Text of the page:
$100K Google Impact Funds to Support CCCS Priorities!

 We are excited to share that we received $100,000 from Google Impact Fund in support of our CCCS joint proposal with Silicon Valley Community Foundation (SVCF) to support local community leaders to help Big Lift families navigate complex systems and resources to support family and children’s success. System navigation support was one of the top strategies to support youth success across all four CCCS communities.


Trauma-informed Leadership Training 

Trauma Transformed leaders trained over 40 CCCS partners on June 1st on how to be a trauma-informed leader during this time of COVID crisis. They presented us with a framework to guide us – the 5 C’s of Leading During a Pandemic: 1) give people Clarity – keep staff up to date with clear, accurate and essential information. 2) build team Cohesion – trust and support others to speak vulnerability and freely, 3) Connect with youth people – connection is central to healing. 4) Communicate – early and often.  5) have Courage – prioritize progress over perfection. See the full 1-page overview.


Schools and Libraries Continue to Provide Meals Over the Summer 

Health Policy and Planning staff partnered with Second Harvest of Silicon Valley, the San Mateo County Office of Education, and San Mateo County Office of Sustainability to host a meeting with local school district food service administrators. The purpose of the meeting was to identify challenges that school are facing as they continue to provide meals for students into the summer. Despite the many challenges food service administrators are facing, they are continuing to ensure that students in San Mateo County receive nutritious meals regularly.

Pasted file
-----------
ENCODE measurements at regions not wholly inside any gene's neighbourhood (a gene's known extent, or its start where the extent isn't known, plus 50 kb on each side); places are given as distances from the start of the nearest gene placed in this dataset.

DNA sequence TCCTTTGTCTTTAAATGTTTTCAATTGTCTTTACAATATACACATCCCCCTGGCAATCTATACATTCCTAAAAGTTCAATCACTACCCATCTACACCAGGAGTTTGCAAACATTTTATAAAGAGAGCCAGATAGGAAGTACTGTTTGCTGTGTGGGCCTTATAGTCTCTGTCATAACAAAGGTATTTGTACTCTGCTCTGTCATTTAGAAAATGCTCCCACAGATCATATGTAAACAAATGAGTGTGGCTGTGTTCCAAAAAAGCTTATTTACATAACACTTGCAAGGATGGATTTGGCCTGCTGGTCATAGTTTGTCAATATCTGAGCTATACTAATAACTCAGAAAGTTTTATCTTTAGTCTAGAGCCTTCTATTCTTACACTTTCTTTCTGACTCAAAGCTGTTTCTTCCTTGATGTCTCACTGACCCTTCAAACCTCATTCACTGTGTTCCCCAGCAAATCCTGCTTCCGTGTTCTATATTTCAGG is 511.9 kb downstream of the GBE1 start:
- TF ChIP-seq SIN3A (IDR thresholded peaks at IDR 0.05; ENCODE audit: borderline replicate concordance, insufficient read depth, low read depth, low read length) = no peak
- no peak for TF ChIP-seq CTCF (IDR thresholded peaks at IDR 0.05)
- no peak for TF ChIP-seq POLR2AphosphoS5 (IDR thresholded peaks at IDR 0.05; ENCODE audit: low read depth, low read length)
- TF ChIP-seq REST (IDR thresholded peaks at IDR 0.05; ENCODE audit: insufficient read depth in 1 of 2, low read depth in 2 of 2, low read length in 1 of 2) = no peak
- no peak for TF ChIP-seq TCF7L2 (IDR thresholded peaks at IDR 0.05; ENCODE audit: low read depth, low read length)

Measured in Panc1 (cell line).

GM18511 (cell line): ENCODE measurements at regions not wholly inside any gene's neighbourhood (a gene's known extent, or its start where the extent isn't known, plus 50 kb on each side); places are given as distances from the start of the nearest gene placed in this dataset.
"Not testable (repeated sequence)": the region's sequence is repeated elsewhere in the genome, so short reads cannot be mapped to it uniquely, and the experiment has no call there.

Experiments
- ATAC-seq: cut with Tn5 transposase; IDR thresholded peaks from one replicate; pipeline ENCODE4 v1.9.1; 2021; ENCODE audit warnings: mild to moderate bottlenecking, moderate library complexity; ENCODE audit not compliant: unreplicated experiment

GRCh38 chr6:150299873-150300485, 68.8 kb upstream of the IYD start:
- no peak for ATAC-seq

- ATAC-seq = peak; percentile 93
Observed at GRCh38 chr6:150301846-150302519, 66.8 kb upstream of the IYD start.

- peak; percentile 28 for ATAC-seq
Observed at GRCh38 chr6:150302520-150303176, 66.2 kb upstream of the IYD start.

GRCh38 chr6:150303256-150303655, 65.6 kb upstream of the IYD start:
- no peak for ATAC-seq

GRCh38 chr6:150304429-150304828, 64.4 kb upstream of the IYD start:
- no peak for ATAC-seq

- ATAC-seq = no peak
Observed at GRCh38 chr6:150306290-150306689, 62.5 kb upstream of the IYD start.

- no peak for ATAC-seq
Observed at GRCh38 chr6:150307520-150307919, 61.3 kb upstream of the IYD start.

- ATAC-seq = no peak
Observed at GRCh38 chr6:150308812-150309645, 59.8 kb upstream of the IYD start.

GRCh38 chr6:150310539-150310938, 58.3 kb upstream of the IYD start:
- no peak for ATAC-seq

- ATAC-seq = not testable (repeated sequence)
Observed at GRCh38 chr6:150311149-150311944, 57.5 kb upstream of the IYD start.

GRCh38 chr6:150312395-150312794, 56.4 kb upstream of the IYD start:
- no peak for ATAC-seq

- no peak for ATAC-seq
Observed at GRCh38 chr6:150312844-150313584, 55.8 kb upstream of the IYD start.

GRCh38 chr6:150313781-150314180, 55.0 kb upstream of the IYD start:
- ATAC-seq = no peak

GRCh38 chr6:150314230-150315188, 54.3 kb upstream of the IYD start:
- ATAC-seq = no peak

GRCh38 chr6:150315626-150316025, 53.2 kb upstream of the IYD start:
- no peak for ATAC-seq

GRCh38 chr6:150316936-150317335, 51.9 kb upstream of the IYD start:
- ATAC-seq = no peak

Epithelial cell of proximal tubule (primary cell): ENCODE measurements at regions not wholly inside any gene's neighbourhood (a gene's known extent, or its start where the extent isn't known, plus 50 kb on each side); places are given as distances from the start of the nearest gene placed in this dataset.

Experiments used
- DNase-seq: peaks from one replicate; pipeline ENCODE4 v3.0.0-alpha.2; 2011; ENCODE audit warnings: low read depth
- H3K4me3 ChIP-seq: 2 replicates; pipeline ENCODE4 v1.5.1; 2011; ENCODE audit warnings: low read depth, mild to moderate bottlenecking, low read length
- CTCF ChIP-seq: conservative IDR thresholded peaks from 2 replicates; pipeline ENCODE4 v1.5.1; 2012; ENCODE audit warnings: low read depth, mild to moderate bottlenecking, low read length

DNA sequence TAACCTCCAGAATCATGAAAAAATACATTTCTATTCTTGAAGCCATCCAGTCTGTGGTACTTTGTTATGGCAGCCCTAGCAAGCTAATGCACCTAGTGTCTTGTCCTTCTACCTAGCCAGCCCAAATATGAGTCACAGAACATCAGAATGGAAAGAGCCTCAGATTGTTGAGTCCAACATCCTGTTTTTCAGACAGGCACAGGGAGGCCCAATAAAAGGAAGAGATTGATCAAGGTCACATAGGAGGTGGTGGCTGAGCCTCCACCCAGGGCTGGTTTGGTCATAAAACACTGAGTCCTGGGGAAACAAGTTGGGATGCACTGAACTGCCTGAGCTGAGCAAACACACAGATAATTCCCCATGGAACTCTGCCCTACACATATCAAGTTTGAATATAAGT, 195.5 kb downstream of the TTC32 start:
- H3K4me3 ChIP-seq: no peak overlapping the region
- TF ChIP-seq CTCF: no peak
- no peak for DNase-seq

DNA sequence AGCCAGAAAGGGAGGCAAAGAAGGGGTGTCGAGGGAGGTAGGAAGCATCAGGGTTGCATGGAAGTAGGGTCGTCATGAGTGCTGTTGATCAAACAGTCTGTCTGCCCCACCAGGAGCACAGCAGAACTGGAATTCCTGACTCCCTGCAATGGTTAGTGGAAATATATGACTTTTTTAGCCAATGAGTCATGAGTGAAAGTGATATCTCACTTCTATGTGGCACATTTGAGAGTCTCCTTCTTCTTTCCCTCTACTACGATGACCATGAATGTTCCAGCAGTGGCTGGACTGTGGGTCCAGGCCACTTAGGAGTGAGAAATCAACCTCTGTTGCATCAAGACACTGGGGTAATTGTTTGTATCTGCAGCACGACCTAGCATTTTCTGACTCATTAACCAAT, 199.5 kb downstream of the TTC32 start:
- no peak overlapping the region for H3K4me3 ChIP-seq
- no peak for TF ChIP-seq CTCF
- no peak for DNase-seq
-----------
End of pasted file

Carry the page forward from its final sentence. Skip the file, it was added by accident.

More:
Supporting Educators During the COVID-19 Pandemic

Members of the San Mateo County School Wellness Alliance, which includes representatives from San Mateo County Health, San Mateo County Office of Education, Sequoia Healthcare District and Peninsula Healthcare District partnered to host the “Becoming Connected Resilient Educators in Uncertain Times” series. The weekly series provided educators with an opportunity to connect with others to discuss the personal and professional challenges they were all facing related to the COVID-19 crisis.


Guidelines for Schools Re-opening

Education across the globe was changed overnight due to the COVID-19 pandemic and San Mateo Schools were no exception. As classes shifted online, teachers, students, families, and support staff had to adjust their approach to education. California State Superintendent of Schools, Tony Thurmond, recently released the guidance for schools to follow as they plan to re-open in the fall.


Emergency Medical Services Corps Continues to Support San Mateo County Trainees

EMS Corps, a nationally-renowned program that trains entry-level emergency medical technicians from disadvantaged backgrounds, provided 7 individual coaching sessions to San Mateo County trainees, to discuss their career options and how to build a strong personal foundation for achieving success.  Trainees received guidance on navigating the job market during the pandemic, coping with personal challenges, and identifying the best career and educational pathway going forward to reach their goals.  Applications for the next EMS Corps cohort will open in the next couple of months.


California Crowded Neighborhoods Hit the Hardest By COVID-19

With the increasing debate around blaming density and overcrowding for the spread of the novel coronavirus, we will take the next few newsletters to explore the role that density, overcrowding and other social conditions have in the spread of infectious diseases like COVID-19.